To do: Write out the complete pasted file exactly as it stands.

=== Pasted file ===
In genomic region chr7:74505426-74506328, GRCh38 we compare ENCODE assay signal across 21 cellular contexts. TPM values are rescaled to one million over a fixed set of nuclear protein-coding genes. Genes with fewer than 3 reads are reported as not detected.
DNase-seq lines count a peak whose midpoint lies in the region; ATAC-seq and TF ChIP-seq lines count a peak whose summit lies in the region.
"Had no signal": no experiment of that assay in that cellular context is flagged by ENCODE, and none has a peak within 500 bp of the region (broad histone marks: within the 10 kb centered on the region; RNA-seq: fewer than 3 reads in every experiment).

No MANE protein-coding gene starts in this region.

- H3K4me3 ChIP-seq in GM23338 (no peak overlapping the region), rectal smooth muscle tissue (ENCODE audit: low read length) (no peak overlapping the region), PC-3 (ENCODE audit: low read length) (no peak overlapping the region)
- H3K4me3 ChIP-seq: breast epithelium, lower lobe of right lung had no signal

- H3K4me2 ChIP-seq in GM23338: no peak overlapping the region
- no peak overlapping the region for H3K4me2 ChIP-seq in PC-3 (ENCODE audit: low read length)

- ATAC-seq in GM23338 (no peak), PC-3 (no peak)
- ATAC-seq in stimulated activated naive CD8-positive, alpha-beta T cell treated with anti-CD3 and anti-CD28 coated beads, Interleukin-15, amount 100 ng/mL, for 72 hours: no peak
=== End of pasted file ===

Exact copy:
In genomic region chr7:74505426-74506328, GRCh38 we compare ENCODE assay signal across 21 cellular contexts. TPM values are rescaled to one million over a fixed set of nuclear protein-coding genes. Genes with fewer than 3 reads are reported as not detected.
DNase-seq lines count a peak whose midpoint lies in the region; ATAC-seq and TF ChIP-seq lines count a peak whose summit lies in the region.
"Had no signal": no experiment of that assay in that cellular context is flagged by ENCODE, and none has a peak within 500 bp of the region (broad histone marks: within the 10 kb centered on the region; RNA-seq: fewer than 3 reads in every experiment).

No MANE protein-coding gene starts in this region.

- H3K4me3 ChIP-seq in GM23338 (no peak overlapping the region), rectal smooth muscle tissue (ENCODE audit: low read length) (no peak overlapping the region), PC-3 (ENCODE audit: low read length) (no peak overlapping the region)
- H3K4me3 ChIP-seq: breast epithelium, lower lobe of right lung had no signal

- H3K4me2 ChIP-seq in GM23338: no peak overlapping the region
- no peak overlapping the region for H3K4me2 ChIP-seq in PC-3 (ENCODE audit: low read length)

- ATAC-seq in GM23338 (no peak), PC-3 (no peak)
- ATAC-seq in stimulated activated naive CD8-positive, alpha-beta T cell treated with anti-CD3 and anti-CD28 coated beads, Interleukin-15, amount 100 ng/mL, for 72 hours: no peak